Composer Clint Ballard, Jr. authored some of the most successful and enduring pop hits of the 1960s, most notably Wayne Fontana and the Mindbenders' chart-topping classic "The Game of Love." Born May 24, 1931, in El Paso, TX, Ballard was a child prodigy who first earned attention at the age of three when a local radio station spotlighted his piano playing. During high school and college he played in a series of amateur dance bands, eventually earning a degree in radio production from Texas Western College. After graduation Ballard relocated to New York City, working as a nightclub pianist and pitching his original compositions at the famed Brill Building. During a 1957 visit to Washington, D.C., he befriended local pop duo the Kalin Twins, agreeing to become their manager. Ballard also penned the Kalins' Decca debut, "Jumpin' Jack" -- the record earned little attention, but the follow-up, "When" (written by Ballard pal Paul Evans), cracked the U.S. Top Ten and topped the U.K. charts. Despite the Kalin Twins' success, Ballard wanted to concentrate on his own songwriting career and split with the group. In 1958, he scored with singer Malcolm Vaughan's ballad "Ev'ry Hour, Ev'ry Day of My Life," followed by Frankie Avalon's Top Ten entry "Gingerbread." Other early Ballard efforts include the Flamingos' "The Ladder of Love," Frankie Laine's "Journey's End," and Billy Eckstine's "In the Rain." Considered an excellent judge of new talent, Ballard is also credited with discovering composer Kenny Young, co-author of the Drifters' classic "Under the Boardwalk."
Ballard's attempts to mount his own recording career proved far less successful. In addition to several little-noticed singles under his own name, in 1960 he adopted the alias Buddy Clinton to cut a two-sided single featuring the songs "Take Me to Your Ladder (I'll See Your Leader Later)" and "Joanie's Forever," both co-written by then-unknown composer Burt Bacharach. In the meantime, Ballard continued elevating his profile as a songwriter, teaming with Fred Tobias for Patti Page's "One of Us Will Weep Tonight" and Jimmy Jones' "Good Timin'," which trailed on the heels of the singer's signature "Handy Man." Another hit, 1962's "A Very Good Year for Girls," enjoyed three notable renditions, from Johnny Tillotson, David MacBeth, and Brian Poole. Ballard notched his first unqualified classic in 1963 when soul singer Dee Dee Warwick introduced his "You're No Good" -- a competing version cut by Betty Everett appeared just weeks later and ultimately proved the bigger chart hit, cracking the R&B Top Ten. A year later, British group the Swinging Blue Jeans covered "You're No Good" as well, and their version is considered one of the watershed moments of the Merseybeat era. Still, the most commercially successful rendition remains Linda Ronstadt's, which topped the Billboard pop charts in 1975.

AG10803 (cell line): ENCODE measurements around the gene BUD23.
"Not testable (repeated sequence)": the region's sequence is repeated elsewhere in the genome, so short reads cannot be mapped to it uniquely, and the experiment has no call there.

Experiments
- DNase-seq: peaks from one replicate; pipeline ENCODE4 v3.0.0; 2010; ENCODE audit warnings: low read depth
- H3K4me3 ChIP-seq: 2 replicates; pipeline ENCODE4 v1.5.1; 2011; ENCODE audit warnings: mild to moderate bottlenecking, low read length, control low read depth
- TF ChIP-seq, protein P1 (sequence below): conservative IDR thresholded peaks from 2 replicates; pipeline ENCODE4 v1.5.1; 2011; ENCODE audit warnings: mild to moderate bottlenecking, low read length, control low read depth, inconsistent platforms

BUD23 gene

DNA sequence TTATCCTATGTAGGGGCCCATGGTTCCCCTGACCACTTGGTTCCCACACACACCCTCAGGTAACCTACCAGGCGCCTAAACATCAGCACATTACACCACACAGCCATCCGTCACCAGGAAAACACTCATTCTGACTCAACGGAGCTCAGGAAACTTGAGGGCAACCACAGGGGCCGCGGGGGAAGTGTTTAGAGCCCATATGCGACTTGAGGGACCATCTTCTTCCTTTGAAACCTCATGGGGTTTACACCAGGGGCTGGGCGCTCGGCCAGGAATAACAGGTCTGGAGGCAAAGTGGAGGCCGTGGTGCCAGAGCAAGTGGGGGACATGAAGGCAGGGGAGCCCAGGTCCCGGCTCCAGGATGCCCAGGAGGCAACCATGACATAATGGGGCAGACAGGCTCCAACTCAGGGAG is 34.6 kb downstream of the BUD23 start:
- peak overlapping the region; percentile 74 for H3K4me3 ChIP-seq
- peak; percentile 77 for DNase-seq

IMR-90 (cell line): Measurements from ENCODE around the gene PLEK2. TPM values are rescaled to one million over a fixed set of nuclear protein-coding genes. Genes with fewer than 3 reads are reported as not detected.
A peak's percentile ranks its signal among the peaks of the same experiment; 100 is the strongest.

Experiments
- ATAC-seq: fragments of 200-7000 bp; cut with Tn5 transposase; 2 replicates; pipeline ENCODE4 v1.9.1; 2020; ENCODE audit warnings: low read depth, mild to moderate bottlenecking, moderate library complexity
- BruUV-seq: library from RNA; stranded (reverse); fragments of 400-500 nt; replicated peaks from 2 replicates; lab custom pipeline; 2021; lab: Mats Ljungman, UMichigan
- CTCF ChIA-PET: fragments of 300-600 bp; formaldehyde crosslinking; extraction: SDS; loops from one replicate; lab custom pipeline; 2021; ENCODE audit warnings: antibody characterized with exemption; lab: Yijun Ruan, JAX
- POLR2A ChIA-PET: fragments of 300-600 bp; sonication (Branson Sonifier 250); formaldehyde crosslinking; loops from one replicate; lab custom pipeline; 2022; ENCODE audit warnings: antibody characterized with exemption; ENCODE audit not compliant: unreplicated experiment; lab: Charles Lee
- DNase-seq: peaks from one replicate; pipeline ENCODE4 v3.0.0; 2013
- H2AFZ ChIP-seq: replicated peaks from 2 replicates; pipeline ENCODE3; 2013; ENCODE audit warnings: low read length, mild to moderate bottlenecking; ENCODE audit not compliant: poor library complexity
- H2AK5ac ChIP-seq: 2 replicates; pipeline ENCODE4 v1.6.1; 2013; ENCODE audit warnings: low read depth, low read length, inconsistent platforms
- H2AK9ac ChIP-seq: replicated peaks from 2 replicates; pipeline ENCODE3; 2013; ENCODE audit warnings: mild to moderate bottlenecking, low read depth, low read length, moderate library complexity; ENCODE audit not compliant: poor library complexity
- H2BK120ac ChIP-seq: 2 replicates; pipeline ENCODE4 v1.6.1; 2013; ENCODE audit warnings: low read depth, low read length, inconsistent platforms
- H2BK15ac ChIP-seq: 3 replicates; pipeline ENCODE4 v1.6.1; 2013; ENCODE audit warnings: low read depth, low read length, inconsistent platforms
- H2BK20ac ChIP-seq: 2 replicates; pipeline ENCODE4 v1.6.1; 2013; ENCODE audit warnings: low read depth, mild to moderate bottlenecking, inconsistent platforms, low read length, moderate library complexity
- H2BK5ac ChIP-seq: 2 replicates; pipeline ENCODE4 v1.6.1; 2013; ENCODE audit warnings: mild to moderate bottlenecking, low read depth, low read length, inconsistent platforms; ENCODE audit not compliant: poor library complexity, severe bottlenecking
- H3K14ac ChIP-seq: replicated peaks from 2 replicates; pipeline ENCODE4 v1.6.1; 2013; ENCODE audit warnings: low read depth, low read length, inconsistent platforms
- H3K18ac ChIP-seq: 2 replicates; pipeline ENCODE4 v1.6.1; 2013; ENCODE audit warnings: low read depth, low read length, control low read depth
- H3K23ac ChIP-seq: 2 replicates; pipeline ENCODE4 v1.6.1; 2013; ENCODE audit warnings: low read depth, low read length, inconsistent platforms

Despite his American origins, Ballard is most closely associated with the music and artists of the British Invasion. In the wake of the Swinging Blue Jeans' "You're No Good" he reunited with the group for "It Isn't There," and in 1966 the Zombies cut his "Gotta Get a Hold of Myself." Ballard penned the smash "I'm Alive" expressly for the Hollies and their renowned close harmonies, but the band initially passed on the song. Another Manchester act, the Toggery Five, quickly laid claim to the song, but the Hollies soon realized their mistake and took it back. "I'm Alive" went on to become their first number one hit. Ballard's most renowned effort is nevertheless "The Game of Love" -- recorded by Manchester-based Wayne Fontana and the Mindbenders in 1965, the song clocked in at under two minutes, but the single went number one in the U.S. and peaked at number two in the U.K. Ballard also penned the subsequent Fontana chart singles "Just a Little Bit Too Late" and "She Needs Love." However, as the decade continued on, Ballard gravitated away from pop, writing songs for the Ricky Nelson feature film Love and Kisses and teaming with Lee Goldsmith to write a musical adaptation of the drama Come Back, Little Sheba -- while it never reached its intended destination, Broadway, a 2001 revival yielded an original cast recording. Ballard also wrote a series of commercial jingles, including a theme for the Greyhound bus line. He died in Denton, TX, on December 23, 2008.